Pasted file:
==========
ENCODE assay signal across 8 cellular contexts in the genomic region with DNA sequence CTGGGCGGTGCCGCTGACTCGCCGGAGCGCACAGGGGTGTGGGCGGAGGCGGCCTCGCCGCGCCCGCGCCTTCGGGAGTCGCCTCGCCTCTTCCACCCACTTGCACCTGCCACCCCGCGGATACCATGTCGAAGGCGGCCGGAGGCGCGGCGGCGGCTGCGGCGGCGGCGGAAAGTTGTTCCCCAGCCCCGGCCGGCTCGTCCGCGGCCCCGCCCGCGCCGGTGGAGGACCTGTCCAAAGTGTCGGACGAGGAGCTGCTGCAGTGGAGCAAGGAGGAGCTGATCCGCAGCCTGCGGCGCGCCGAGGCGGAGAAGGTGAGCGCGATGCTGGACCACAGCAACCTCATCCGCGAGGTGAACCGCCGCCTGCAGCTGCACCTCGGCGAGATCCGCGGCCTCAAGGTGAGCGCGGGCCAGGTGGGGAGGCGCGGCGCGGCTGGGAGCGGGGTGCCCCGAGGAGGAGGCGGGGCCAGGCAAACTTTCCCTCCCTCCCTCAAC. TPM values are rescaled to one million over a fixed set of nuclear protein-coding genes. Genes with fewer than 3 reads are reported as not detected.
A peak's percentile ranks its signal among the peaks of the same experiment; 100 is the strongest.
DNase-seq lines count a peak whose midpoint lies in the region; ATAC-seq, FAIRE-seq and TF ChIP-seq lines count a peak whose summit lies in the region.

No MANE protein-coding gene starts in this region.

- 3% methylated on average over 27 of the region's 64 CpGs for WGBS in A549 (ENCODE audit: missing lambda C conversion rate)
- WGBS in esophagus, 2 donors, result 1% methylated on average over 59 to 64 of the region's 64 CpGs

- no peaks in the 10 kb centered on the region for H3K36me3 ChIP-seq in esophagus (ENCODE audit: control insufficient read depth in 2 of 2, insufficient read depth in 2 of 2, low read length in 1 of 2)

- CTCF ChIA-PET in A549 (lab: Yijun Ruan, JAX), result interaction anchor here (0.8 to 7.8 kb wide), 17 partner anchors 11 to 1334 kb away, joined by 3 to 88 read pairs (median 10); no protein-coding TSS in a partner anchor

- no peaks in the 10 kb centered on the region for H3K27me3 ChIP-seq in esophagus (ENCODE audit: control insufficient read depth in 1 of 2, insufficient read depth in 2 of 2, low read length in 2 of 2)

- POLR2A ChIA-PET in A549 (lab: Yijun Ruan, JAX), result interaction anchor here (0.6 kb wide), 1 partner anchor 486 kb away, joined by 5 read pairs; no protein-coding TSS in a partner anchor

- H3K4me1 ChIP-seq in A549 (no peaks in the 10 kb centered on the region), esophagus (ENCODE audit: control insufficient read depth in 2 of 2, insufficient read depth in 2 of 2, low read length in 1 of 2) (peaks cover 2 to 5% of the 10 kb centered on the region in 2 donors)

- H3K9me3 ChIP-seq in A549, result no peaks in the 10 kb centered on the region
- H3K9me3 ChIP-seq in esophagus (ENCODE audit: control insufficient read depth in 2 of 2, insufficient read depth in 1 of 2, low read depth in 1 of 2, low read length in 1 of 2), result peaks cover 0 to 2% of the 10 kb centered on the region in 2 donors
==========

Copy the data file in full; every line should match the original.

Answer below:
ENCODE assay signal across 8 cellular contexts in the genomic region with DNA sequence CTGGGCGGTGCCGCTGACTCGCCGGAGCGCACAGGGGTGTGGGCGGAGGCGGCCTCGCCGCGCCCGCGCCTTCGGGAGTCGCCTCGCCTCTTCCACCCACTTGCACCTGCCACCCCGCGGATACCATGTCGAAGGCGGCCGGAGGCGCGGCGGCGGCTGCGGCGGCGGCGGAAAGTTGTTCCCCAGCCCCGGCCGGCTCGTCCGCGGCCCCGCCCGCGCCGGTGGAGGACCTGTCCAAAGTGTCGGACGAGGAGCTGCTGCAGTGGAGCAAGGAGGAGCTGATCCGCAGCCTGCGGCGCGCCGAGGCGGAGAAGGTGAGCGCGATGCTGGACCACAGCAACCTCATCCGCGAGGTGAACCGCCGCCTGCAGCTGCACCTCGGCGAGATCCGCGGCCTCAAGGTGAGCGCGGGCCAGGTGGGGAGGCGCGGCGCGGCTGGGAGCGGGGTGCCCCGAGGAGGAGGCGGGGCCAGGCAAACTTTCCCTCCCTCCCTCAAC. TPM values are rescaled to one million over a fixed set of nuclear protein-coding genes. Genes with fewer than 3 reads are reported as not detected.
A peak's percentile ranks its signal among the peaks of the same experiment; 100 is the strongest.
DNase-seq lines count a peak whose midpoint lies in the region; ATAC-seq, FAIRE-seq and TF ChIP-seq lines count a peak whose summit lies in the region.

No MANE protein-coding gene starts in this region.

- 3% methylated on average over 27 of the region's 64 CpGs for WGBS in A549 (ENCODE audit: missing lambda C conversion rate)
- WGBS in esophagus, 2 donors, result 1% methylated on average over 59 to 64 of the region's 64 CpGs

- no peaks in the 10 kb centered on the region for H3K36me3 ChIP-seq in esophagus (ENCODE audit: control insufficient read depth in 2 of 2, insufficient read depth in 2 of 2, low read length in 1 of 2)

- CTCF ChIA-PET in A549 (lab: Yijun Ruan, JAX), result interaction anchor here (0.8 to 7.8 kb wide), 17 partner anchors 11 to 1334 kb away, joined by 3 to 88 read pairs (median 10); no protein-coding TSS in a partner anchor

- no peaks in the 10 kb centered on the region for H3K27me3 ChIP-seq in esophagus (ENCODE audit: control insufficient read depth in 1 of 2, insufficient read depth in 2 of 2, low read length in 2 of 2)

- POLR2A ChIA-PET in A549 (lab: Yijun Ruan, JAX), result interaction anchor here (0.6 kb wide), 1 partner anchor 486 kb away, joined by 5 read pairs; no protein-coding TSS in a partner anchor

- H3K4me1 ChIP-seq in A549 (no peaks in the 10 kb centered on the region), esophagus (ENCODE audit: control insufficient read depth in 2 of 2, insufficient read depth in 2 of 2, low read length in 1 of 2) (peaks cover 2 to 5% of the 10 kb centered on the region in 2 donors)

- H3K9me3 ChIP-seq in A549, result no peaks in the 10 kb centered on the region
- H3K9me3 ChIP-seq in esophagus (ENCODE audit: control insufficient read depth in 2 of 2, insufficient read depth in 1 of 2, low read depth in 1 of 2, low read length in 1 of 2), result peaks cover 0 to 2% of the 10 kb centered on the region in 2 donors